Jerusalem Journals

A Stranger on My Own Land

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A March 2004 trip to Jerusalem by saberzaitoun

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Quote: They made us wait 3.5 hours before escorting us out of the airport, into an Israeli taxicab. He dropped us off at a remote checkpoint inside the West Bank, in the dark of night, and we had the sinking feeling of stepping into a prison.

Into the Dark of Night

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It was a very long plane ride. Seven hours from the U.S. to Frankfurt, spending a few hours at the airport, then changing to another plane bound for Tel Aviv.Though Palestine is my homeland, I haven't been back for 5 years. The last time I visited, in 1999, was at the height of the Oslo "Peace Process". Everyone there was optimistic, hopeful that a decades-old conflict will come to an end so they can get to enjoy normal lives for once, like the rest of humanity.Many emigrants had returned, and Ramallah, thought to be a de facto capital of the future Palestinian state, was booming.This time I didn't really know what to expect. The high point of peace had lasted only briefly, with the region slipping ba...Read More

Into the Dark of Night 2

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Finally at the terminal, the "place of birth" on my American passport, and the seemingly innocent question of "How's your Hebrew", were enough to identify us and lead us into the infamous "Arab Room", now reduced to a small corner of the airport. Despite our being married for 4 years, and despite all that she learned about Palestine, and the conflict during that time, my wife simply could not believe the way they treated us at Tel Aviv airport. At first she thought they were taking their time checking our passports. Quickly though, she couldn't help notice how empty the airport was, and how many of the border girls working there were hanging around chatting and doing nothing, while we were told to wai...Read More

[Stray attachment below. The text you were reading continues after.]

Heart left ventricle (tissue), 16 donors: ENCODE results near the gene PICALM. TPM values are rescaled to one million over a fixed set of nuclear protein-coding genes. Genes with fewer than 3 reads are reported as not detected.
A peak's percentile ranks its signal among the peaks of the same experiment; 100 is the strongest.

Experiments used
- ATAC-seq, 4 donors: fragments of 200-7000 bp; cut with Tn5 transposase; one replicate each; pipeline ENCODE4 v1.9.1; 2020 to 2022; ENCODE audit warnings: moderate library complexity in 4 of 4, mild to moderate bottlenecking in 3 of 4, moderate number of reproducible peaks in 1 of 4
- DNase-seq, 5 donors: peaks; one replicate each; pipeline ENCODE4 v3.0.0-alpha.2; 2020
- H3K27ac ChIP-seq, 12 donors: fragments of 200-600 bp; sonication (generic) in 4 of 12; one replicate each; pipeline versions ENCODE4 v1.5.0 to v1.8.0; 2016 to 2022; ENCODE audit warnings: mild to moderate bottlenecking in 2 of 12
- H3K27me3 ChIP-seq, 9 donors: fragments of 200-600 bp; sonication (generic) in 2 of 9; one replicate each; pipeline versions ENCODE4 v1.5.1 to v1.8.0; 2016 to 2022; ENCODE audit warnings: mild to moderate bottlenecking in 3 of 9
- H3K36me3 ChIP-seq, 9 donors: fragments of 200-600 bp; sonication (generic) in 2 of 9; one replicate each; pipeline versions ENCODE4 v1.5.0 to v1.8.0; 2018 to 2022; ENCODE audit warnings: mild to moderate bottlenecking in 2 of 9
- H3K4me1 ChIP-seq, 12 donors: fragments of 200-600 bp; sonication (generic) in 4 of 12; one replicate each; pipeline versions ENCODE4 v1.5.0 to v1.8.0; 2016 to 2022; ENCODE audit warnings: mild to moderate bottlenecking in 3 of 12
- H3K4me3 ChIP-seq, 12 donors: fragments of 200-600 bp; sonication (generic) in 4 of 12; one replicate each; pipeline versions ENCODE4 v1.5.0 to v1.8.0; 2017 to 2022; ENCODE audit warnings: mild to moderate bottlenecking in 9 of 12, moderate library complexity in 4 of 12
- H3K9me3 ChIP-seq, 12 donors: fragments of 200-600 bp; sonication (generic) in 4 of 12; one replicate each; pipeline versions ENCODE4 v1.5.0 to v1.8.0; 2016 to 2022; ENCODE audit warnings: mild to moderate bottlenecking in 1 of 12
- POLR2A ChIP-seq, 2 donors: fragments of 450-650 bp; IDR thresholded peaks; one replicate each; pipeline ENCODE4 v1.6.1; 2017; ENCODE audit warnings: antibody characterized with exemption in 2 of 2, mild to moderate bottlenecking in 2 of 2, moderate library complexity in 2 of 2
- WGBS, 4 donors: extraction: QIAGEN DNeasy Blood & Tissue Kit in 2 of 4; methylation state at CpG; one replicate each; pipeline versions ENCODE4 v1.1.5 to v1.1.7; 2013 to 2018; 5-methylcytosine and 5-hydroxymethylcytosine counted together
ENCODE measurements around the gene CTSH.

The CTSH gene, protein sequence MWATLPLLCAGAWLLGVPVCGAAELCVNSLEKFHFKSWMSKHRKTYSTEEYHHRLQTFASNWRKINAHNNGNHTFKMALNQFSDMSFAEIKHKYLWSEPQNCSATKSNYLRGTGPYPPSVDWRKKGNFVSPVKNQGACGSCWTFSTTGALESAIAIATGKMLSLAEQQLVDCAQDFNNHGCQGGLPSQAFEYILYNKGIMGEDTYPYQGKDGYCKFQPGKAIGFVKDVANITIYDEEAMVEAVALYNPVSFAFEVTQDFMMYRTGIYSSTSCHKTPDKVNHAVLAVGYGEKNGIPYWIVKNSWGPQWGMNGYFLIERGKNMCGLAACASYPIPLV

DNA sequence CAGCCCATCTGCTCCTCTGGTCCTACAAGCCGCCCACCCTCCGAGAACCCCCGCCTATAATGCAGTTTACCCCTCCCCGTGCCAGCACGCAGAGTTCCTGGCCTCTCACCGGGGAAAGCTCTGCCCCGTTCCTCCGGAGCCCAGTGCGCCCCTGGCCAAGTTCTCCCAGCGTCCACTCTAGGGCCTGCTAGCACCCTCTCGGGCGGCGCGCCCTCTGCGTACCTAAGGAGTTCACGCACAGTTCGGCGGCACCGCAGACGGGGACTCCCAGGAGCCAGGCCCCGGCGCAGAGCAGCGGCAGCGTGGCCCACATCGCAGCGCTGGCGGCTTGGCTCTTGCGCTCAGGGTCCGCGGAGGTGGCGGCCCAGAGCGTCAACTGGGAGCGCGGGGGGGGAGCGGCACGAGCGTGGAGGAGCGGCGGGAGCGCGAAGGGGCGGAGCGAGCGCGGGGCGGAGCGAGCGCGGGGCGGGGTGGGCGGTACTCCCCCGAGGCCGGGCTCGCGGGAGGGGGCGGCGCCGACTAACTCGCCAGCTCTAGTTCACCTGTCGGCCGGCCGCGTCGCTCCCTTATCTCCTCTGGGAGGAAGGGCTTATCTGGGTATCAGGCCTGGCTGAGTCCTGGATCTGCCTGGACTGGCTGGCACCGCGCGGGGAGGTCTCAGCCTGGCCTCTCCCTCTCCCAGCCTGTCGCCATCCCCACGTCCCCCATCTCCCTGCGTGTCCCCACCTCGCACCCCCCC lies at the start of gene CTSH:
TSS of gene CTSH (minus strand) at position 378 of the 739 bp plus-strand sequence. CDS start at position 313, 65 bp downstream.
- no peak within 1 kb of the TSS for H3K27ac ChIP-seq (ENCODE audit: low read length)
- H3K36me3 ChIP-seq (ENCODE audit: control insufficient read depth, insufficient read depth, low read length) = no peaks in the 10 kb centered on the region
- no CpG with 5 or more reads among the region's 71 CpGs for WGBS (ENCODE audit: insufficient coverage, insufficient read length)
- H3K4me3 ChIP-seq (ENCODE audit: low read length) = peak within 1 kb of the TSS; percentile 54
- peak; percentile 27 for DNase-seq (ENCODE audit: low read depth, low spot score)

An invisible occupation

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From that checkpoint at the edge of the West Bank where the Israeli airport taxi dropped us off, the way to Ramallah winded through dark valleys on the western slopes of the West Bank, through many new Israeli colonies (the so-called "settlements").We took a Palestinian taxi to Ramallah, the same one that was sent to pick us up from the airport but was prohibited from doing that and told to follow us. The driver was worried about going back along that way, in between the colonies. Though the colonies were lit with bright lights, they wore a gloomy face and appeared very quiet and sleepy as everyone hid inside their houses. Each colony was surrounded by barbed wire, enclosing a large swath of land (for...Read More

An invisible occupation pt. 2

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Talking about the wall, I was at first excited when I heard in the USA that the Israeli High Court issued a decision to halt construction. "At least there’s some justice" I naively thought. Upon seeing things with my own eyes, however, I learned the fine print. First the Israeli High Court ordered a halt of "construction", but not a halt of "preparations"—a seemingly benign term that in the Israeli lexicon included such things as expropriating land from villages, demolishing Palestinian homes standing in the way of the wall, digging ditches and minefields, and bringing concrete blocks and laying them in place but on their side. The second fine print is that such and such an order is issued regarding t...Read More

An Israeli Safari

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My first shock upon crossing the border into Palestine is the brand new concrete bridge under which actually flowed not a drop of water. In my childhood, we crossed many times over a tattered old wooden bridge, which was actually built over a deep, gushing river.Now the river is sucked dry by Israel’s extensive industrialization and unnatural population growth, such as their recent import of "one million Russians" in the 1990s to put pressure on Palestinians. The Jordan valley and eastern West Bank slopes, needless to say, were as barren as ever. True, I am visiting in September before the first rain of the season, but never before in my life have I seen that area in such a dehydrated state. The wa...Read More